Saturday, May 05, 2012

How did Mormons grow so fast? They changed how they counted

Mormons use the same member counting method that Roman Catholics do, once a Mormon, you will forever be counted as a Mormon.

SALT LAKE CITY — If you suspected the newly released U.S. Religion Census overstated the Mormons’ growth rate, you were right. That’s because, this time around, the Utah-based Church of Jesus Christ of Latter-day Saints changed the way it reported its membership to the researchers.

The once-a-decade study was assembled by the Association of Statisticians of American Religious Bodies, which included self-reported data on adherents for 153 participating bodies.

Its report pegged U.S. Mormon growth at 45.5 percent, jumping from 4.2 million in 2000 to 6.1 million in 2010. The 2000 figure, however, was much lower than the 5.2 million listed in the LDS church’s own almanac for that year. If researchers had been given that figure, the percentage of growth would have been considerably smaller, closer to 18 percent.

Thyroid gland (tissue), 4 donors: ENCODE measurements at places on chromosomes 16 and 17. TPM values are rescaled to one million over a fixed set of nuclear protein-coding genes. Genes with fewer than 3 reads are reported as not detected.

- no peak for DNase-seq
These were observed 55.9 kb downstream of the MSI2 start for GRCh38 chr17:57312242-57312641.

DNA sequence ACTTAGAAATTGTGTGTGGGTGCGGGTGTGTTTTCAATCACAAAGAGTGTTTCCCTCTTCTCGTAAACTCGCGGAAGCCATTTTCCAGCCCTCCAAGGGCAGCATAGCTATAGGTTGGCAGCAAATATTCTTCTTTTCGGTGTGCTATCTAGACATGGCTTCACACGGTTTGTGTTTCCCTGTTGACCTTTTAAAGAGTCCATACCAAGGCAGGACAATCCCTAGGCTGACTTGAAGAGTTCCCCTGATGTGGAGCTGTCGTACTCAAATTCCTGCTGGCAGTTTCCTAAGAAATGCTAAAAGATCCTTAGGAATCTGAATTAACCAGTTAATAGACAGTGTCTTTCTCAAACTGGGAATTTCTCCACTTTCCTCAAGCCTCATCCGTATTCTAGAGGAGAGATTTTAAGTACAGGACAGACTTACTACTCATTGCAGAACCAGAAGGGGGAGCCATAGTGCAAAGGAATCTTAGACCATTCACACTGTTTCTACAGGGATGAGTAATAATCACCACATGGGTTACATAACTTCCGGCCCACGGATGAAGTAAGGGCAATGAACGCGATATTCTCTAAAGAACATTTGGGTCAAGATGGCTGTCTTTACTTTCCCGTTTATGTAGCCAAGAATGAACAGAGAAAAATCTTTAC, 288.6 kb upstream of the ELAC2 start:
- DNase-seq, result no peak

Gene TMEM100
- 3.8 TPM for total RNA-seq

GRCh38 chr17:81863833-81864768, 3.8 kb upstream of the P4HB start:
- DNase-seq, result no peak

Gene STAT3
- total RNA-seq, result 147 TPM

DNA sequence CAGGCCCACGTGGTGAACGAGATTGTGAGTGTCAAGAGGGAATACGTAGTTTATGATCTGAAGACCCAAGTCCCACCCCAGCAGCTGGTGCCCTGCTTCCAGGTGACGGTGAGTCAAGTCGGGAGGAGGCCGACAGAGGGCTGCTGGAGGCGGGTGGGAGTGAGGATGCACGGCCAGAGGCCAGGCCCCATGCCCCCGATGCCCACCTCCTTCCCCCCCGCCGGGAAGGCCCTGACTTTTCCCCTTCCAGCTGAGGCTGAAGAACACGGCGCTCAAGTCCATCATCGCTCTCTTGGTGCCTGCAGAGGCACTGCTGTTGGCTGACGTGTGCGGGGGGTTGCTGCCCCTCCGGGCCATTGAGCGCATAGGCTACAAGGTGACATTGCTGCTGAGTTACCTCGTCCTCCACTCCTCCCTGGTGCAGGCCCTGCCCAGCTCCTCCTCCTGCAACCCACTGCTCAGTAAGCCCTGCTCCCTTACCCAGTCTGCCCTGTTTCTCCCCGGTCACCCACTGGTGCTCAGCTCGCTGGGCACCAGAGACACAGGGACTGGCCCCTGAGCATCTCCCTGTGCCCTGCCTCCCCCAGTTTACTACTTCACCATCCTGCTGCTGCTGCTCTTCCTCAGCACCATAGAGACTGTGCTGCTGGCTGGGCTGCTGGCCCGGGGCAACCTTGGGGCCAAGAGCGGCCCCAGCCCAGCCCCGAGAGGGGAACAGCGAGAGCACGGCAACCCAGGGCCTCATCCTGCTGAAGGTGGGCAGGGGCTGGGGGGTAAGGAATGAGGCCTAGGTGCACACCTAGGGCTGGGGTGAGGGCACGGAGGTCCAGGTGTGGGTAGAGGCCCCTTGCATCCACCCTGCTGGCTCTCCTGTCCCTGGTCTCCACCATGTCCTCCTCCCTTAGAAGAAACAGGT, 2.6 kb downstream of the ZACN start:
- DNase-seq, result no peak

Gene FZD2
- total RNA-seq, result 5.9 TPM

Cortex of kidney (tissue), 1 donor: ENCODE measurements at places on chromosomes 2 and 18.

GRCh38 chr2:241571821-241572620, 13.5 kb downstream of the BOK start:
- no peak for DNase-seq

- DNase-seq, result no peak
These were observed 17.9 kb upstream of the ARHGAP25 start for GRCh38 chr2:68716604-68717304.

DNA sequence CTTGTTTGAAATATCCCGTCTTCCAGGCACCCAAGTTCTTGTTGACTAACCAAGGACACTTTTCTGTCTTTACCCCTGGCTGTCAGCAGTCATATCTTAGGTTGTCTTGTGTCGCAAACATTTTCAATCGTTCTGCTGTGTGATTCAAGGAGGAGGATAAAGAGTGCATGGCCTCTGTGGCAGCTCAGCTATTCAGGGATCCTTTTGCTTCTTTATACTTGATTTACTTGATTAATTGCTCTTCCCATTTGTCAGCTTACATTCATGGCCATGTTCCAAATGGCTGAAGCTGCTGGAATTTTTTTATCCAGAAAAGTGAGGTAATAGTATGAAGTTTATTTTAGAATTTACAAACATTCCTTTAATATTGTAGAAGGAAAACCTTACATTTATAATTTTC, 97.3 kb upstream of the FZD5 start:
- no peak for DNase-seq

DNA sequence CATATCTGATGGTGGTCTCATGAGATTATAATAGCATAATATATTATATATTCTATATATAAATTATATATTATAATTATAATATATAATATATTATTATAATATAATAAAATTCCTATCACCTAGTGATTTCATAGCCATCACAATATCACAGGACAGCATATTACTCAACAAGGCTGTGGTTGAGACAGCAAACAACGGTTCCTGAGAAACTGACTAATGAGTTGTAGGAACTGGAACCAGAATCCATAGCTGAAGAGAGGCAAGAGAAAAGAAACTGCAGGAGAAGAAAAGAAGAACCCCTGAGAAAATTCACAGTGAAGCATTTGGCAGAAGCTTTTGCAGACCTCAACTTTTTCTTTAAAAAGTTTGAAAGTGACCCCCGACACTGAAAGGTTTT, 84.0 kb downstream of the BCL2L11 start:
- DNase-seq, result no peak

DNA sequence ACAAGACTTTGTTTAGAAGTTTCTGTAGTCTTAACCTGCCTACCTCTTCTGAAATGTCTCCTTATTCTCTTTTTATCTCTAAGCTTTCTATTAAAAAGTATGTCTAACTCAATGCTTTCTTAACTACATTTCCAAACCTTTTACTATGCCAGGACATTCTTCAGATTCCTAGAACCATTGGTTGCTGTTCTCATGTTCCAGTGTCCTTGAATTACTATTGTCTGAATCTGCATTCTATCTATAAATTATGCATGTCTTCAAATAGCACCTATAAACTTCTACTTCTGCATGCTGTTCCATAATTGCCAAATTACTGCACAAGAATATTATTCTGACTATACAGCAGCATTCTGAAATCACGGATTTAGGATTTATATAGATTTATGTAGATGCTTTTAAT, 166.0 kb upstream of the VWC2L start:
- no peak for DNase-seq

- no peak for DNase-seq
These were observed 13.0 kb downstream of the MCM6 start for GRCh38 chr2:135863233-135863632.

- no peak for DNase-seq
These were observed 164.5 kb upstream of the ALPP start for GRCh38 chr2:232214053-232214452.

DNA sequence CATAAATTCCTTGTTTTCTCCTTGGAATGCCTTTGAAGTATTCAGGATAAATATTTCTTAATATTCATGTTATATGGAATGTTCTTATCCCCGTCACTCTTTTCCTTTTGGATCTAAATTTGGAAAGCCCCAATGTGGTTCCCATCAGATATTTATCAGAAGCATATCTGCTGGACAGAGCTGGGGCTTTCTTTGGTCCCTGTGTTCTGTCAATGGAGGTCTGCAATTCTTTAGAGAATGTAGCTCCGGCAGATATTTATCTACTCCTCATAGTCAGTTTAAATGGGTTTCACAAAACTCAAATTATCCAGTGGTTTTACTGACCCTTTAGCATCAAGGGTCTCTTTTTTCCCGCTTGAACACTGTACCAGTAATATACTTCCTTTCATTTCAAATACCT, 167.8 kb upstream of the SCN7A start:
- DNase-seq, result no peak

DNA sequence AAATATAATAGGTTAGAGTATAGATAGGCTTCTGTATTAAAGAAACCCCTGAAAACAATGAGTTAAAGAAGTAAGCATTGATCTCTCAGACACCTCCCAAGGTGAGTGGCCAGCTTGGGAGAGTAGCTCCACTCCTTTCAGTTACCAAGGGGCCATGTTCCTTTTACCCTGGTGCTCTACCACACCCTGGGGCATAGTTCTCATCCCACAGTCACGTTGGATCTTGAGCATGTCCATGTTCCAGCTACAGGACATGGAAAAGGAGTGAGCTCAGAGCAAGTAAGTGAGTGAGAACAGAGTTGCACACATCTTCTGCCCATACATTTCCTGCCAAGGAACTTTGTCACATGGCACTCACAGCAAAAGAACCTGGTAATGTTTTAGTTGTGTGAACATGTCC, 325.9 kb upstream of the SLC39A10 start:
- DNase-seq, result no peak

The LDS church also supplied smaller Utah membership numbers to the state — figures government officials use for planning.

Here’s how the LDS church explains the discrepancy between the 2000 Religion Census figure and its own almanac for the same year.
“Total (LDS) Church membership numbers are derived from those individuals who have been baptized or born into The Church of Jesus Christ of Latter-day Saints,” spokesman Scott Trotter said Wednesday (May 2). “They are neither projections nor estimates.”
The LDS church does not remove any name from the list unless the person is excommunicated, asks to be removed or is dead. That means that a large number of members remain on the rolls who no longer attend or even consider themselves to be Mormon.

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